“The new song that is sung by the redeemed from the earth is more excellent than anything that preceded. It is the most excellent song that ever is sung by any of the children of men. We often read in Scripture of a new song. And whenever it is mentioned, there is evidently respect to its excellency in its being so called. (See Psalm 33:1-3; 96:4; 98:1; 144:9; 149:1).
This song is more excellent than anything that was before the fall. The matter of the song is more glorious. The subject matter of the new song is principally the glorious salvation of Christ and God’s infinite grace and love in that work (cf. Revelation 5:9). This work of God is more wonderful and more glorious by far than anything that Adam in innocence had to praise God.
Yea, this is the most glorious subject that the angels in heaven themselves have for their songs. They once sang praises to God for the work of creation, when God laid the foundations of the earth and the morning stars sang together. But now, since they have seen the work of redemption, these morning stars sing a new song, and the work of redemption is principally the subject of their praises.
Now their tune is, ‘Worthy is the Lamb that was slain to receive power, and riches, and wisdom, and strength, and honor, and glory, and blessing” (Revelation 5:11-12). The benefits that the saints receive by Christ are far beyond anything that our first parents enjoyed in innocence. They had happiness indeed, but they had no confirmation of it.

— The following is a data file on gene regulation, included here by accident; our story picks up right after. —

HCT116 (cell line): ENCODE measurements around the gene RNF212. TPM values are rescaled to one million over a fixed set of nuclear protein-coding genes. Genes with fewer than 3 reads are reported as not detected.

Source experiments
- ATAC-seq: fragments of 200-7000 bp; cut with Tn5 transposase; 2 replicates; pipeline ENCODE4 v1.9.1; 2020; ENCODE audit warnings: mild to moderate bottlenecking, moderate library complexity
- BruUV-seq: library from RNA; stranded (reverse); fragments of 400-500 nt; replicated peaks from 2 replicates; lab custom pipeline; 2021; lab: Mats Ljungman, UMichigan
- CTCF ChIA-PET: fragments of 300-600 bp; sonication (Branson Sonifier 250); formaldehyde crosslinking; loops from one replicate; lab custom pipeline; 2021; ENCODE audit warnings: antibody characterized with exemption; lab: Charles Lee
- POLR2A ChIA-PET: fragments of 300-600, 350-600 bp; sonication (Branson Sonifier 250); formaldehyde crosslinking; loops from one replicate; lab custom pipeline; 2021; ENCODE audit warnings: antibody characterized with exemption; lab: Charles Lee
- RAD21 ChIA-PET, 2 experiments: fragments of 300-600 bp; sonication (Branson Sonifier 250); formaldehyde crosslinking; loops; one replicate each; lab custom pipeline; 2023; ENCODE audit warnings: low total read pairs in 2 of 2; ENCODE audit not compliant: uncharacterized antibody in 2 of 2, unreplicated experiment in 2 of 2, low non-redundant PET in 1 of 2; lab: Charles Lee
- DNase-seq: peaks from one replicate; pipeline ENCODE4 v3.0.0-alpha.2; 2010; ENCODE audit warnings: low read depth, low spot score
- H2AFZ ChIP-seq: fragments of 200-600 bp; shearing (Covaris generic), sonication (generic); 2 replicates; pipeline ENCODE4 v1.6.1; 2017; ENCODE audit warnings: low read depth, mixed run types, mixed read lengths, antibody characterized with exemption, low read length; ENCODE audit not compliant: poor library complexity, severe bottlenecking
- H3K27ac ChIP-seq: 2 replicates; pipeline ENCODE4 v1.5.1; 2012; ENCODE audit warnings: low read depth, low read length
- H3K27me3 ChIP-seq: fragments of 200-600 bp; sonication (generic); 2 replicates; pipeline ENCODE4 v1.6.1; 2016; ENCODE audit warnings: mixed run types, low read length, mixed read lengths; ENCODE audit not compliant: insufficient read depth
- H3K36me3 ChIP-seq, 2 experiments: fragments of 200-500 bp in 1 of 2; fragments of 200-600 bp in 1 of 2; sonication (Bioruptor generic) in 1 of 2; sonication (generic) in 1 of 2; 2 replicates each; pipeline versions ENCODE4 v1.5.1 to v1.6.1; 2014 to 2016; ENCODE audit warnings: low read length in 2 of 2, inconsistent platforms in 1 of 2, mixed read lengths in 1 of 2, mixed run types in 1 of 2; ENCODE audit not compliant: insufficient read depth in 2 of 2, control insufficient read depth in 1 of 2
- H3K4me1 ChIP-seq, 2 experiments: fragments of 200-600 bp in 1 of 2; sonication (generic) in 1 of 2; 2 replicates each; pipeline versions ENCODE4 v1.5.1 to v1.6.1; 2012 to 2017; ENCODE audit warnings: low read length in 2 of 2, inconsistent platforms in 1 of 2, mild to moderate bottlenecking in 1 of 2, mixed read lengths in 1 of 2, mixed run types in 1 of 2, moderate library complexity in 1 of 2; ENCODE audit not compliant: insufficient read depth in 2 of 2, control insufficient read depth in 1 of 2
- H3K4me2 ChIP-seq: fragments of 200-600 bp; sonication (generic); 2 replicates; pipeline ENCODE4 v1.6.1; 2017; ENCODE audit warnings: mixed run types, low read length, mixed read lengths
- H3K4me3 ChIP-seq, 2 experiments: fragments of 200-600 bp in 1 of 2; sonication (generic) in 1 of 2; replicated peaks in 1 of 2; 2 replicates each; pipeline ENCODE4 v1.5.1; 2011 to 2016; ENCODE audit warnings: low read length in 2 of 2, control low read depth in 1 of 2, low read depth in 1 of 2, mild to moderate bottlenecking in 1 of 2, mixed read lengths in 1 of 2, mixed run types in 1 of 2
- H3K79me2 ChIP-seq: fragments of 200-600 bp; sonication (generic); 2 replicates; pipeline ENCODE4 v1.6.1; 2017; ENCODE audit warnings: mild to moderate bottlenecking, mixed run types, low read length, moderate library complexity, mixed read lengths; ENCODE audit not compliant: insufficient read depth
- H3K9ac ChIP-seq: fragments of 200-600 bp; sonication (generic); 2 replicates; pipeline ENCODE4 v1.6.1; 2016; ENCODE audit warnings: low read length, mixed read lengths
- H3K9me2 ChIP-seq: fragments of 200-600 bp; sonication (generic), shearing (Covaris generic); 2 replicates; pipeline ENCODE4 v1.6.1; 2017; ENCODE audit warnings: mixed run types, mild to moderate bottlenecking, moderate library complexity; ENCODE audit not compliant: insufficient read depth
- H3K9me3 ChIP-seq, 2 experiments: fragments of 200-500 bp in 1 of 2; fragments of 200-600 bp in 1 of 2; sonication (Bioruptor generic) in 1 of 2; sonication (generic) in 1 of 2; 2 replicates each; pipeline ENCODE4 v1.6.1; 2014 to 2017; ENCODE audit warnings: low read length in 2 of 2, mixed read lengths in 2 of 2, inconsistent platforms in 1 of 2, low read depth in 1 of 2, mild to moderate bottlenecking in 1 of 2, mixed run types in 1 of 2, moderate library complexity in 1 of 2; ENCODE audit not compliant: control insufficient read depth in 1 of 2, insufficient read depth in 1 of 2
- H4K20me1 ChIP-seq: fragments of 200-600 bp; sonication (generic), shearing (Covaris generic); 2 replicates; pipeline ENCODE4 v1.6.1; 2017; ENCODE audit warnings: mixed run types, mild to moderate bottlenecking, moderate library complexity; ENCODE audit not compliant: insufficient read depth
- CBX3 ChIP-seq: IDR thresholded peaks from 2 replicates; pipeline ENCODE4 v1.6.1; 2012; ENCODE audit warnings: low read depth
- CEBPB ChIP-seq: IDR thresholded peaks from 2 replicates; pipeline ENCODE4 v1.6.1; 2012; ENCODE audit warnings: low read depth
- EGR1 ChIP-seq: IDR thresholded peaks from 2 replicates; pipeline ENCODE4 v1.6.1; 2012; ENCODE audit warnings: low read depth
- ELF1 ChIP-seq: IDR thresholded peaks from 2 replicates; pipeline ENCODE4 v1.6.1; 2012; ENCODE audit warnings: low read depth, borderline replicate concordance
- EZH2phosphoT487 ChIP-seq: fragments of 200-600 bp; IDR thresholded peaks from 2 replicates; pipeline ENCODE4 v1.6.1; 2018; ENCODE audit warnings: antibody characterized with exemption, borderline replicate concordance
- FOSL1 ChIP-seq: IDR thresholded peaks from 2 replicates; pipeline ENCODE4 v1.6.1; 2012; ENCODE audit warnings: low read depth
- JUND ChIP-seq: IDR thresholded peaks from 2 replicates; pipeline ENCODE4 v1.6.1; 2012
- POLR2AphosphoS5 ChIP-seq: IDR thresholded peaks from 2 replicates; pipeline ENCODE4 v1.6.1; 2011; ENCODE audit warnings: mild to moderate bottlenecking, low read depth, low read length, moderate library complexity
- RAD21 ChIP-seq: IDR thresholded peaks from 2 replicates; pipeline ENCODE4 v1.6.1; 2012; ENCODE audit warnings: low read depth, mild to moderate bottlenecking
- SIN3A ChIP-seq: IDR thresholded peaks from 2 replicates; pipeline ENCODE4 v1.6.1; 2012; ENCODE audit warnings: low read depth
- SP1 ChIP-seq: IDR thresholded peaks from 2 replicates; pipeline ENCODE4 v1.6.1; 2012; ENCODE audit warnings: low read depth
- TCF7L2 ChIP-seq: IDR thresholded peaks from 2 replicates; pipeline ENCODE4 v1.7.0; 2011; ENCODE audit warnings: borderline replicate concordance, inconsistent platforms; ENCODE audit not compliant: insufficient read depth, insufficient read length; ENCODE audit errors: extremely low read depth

They had no promise that they should never lose it, but rather a threat they should lose it. And besides, the privileges of the saints are also greater in other respects. They have a more excellent union with God, a greater manifestation of the love of God, and a better inheritance.
So their song is far more excellent than anything that was before their conversion, as much more excellent than all their external formal praises that they offered to God before conversion as light is more excellent than darkness, or as gold is more precious than the dirt.
One word or note of this new song, as sung by a sincere heart, is worth more in God’s account than all the praises of all the formal professors of religion from the beginning of the world to the end of it.”
–Jonathan Edwards, “They Sing a New Song,” Sermons and Discourses: 1739-1742, in The Works of Jonathan Edwards, Vol. 22, Ed. Harry S. Stout (New Haven: Yale University Press, 2003), 234-235.